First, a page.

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Wakefield selectmen discuss plowing and equipment needs

by Thomas Beeler
Editor of The Granite State News

WAKEFIELD SELECTMEN inspected the rusted frame of the plow truck now being repaired at the Highway Department garage last Wednesday, July 18. Shown here are (l-r): Selectman Peter Kasprzyk, resident Steve Brown, Road Agent Fred Clough, and Selectman Charlie Edwards. Selectman Chair Ken Paul is in the background. (Thomas Beeler photo) (click for larger version)
July 26, 2012
WAKEFIELD — Wakefield selectmen held their first afternoon meeting last Wednesday, July 18. One purpose of the extra meeting is to focus on a single area, and the focus this time was on highway equipment needs and how best to meet those needs.

Road Agent Fred Clough came to Town Hall to meet with selectmen. That meeting was followed by a visit to the Wakefield Highway Department garage.

Clough had sent a wish list in advance to Town Administrator Teresa Williams, who provided it to the selectmen.

Selectman Chair Ken Paul led the discussion, starting with the question of how much equipment is used. "Is it better to rent equipment when needed rather than owning it?" he asked.

He also brought up the issue of staffing. The highway department used to have five employees and it is now down to three. He suggested that it might make sense to contract out specific snow plowing routes, for example, rather than buying equipment and then having to hire additional staff to operate it.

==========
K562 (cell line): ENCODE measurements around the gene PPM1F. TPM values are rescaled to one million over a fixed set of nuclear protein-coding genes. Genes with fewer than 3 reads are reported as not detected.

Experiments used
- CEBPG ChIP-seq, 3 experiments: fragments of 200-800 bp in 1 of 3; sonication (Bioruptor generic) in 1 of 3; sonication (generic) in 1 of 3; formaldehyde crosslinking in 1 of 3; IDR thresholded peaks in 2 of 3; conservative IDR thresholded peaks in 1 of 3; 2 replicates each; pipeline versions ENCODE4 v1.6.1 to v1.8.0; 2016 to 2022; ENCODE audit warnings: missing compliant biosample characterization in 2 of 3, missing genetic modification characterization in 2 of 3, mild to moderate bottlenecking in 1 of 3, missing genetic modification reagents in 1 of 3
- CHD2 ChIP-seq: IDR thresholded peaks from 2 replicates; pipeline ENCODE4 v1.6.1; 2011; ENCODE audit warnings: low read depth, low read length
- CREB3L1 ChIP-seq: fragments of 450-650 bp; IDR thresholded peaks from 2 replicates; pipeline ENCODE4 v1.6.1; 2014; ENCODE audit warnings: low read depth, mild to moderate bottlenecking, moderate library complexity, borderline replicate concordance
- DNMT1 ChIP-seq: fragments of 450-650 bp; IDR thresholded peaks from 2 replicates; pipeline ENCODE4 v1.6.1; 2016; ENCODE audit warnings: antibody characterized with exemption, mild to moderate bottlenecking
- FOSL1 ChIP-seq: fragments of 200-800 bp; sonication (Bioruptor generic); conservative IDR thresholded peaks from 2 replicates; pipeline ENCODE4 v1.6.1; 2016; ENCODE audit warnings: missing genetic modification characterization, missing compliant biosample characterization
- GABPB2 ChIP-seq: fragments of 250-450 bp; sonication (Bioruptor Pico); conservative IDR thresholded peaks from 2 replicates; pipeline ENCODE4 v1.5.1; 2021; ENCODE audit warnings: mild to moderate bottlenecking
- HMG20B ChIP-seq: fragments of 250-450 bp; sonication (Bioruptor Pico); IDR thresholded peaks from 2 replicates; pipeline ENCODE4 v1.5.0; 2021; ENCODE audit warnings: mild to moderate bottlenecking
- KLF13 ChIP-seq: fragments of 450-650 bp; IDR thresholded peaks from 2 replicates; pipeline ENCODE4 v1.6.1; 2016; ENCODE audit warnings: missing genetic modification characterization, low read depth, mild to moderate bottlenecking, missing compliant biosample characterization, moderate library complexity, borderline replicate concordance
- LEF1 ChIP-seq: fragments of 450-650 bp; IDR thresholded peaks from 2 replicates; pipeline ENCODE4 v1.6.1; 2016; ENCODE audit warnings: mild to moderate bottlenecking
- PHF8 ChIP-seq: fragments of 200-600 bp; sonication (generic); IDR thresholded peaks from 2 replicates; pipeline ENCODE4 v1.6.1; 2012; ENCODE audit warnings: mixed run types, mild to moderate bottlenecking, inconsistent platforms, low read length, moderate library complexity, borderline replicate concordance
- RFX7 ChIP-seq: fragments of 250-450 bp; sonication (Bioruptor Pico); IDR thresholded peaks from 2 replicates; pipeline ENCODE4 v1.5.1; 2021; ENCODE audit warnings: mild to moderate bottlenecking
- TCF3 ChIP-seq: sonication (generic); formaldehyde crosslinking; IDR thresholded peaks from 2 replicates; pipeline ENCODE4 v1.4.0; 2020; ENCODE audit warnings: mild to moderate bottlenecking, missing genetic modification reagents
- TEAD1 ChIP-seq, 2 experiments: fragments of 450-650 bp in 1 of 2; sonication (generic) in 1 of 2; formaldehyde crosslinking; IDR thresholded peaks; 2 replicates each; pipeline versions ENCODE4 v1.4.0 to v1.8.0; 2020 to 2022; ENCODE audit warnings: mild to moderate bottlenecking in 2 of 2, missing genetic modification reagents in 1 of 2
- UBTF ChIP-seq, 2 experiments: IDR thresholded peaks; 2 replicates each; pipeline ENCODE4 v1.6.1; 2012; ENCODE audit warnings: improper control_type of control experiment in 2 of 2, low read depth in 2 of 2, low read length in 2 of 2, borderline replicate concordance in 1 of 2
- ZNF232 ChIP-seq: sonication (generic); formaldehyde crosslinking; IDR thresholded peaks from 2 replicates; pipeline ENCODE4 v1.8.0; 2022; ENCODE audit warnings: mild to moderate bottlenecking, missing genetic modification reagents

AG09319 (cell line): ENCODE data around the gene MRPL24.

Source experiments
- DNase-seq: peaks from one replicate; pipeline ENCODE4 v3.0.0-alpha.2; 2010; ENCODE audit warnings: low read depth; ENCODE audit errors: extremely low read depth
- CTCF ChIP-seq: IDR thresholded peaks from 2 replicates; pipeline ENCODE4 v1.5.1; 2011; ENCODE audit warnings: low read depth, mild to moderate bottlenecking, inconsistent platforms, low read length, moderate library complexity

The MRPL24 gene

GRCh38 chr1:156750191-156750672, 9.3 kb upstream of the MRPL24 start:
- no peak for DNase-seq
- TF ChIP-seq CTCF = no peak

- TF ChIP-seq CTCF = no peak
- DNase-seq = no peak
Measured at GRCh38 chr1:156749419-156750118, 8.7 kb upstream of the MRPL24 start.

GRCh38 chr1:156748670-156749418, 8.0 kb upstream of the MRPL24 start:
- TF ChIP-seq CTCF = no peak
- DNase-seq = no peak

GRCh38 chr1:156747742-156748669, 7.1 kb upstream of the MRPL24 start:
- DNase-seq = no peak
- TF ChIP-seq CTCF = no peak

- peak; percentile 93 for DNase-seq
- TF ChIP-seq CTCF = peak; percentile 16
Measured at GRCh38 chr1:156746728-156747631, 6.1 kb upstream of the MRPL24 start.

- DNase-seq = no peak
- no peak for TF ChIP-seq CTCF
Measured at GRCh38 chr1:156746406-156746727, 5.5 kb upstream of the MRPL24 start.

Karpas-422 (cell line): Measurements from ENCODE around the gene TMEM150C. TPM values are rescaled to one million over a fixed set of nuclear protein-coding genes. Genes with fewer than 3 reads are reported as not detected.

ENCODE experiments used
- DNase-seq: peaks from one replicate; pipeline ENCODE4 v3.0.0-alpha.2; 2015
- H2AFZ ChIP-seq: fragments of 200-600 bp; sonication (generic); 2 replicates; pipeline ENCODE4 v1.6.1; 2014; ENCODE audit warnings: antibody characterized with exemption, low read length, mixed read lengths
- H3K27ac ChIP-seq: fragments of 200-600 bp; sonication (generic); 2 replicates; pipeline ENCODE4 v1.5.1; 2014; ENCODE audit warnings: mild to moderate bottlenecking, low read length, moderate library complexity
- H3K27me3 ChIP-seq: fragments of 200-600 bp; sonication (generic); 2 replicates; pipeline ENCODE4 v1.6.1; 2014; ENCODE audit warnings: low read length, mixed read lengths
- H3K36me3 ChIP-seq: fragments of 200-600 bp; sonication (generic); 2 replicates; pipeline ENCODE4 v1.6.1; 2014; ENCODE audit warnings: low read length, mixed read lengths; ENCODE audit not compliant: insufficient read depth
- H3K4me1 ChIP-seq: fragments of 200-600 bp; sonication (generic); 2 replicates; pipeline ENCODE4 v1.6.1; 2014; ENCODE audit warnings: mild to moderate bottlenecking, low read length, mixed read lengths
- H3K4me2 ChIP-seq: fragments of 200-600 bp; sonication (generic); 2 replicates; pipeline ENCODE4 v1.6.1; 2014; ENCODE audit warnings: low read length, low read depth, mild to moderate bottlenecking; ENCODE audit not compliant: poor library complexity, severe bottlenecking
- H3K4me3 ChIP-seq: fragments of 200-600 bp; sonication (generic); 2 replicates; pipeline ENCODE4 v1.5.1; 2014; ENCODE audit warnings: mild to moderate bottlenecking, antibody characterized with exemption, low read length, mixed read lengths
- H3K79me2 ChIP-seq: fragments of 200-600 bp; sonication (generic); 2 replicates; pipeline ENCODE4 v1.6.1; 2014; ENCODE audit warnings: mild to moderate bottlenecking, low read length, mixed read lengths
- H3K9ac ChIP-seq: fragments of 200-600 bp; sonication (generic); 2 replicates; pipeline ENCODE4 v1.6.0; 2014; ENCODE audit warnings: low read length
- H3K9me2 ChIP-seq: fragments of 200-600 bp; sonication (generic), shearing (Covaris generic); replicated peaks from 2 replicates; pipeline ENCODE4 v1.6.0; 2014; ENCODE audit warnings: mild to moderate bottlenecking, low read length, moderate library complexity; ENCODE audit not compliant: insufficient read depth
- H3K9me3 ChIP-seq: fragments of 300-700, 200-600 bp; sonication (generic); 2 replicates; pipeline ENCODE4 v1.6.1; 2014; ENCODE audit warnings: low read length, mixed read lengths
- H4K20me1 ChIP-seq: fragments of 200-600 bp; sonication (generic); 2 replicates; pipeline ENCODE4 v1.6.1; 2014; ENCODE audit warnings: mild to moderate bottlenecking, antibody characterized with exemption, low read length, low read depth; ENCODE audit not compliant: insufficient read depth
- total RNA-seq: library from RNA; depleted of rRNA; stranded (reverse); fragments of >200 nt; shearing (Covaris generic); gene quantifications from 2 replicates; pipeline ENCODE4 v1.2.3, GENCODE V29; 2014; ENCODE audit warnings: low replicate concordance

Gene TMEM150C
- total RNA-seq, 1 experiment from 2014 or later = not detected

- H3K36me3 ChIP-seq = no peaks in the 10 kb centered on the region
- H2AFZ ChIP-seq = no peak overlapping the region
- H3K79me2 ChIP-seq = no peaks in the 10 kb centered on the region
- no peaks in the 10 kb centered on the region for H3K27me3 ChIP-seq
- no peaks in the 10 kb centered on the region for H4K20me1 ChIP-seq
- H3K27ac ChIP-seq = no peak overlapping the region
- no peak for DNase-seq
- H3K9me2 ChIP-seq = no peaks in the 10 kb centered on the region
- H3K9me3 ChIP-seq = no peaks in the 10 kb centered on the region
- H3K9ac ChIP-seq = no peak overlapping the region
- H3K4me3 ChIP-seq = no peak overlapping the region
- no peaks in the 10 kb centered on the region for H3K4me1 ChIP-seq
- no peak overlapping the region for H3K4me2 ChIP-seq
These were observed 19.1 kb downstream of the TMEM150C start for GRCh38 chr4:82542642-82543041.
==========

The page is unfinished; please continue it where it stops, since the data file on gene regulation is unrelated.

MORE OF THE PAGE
He made it clear that his questions were for discussion only while the town awaits the report on town operations from Municipal Resources, Inc. (MRI), now expected in mid-August.

Selectman Peter Kasprzyk said some concern has been expressed about the quality of work performed by outside contractors. He noted that the school board is still working the question of whether or not to lease out the school buses. If the decision is not to lease out, the school is willing to absorb part of having another person at the highway department a diesel mechanic who can also drive. Kasprzyk said he was looking at the state job site and it looked like a diesel mechanic got $45,000 a year. He added that he was in favor of privatizing, "but if we can hire someone who can do multiple things, wouldn't it be better?" One example of other tasks would be mowing the ball fields.

Paul responded that contractors can be held responsible for the quality of their work. He added that two or three private contractors already plow the state roads in town.

Selectman Charlie Edwards asked Clough what he thought of the idea of using private contractors for some routes.

Clough said that he thought the town could do the plowing more efficiently: each truck is now assigned 10-15 miles of road to plow. He said he thought the town had "gotten behind the eight ball" with the big plow truck his department is now trying to fix. He said he would worry about getting a reliable contractor. He said the state pays $75 an hour for a driver and a big truck.

Edwards noted that when he was growing up the town had more part time help. "What happened?" he asked.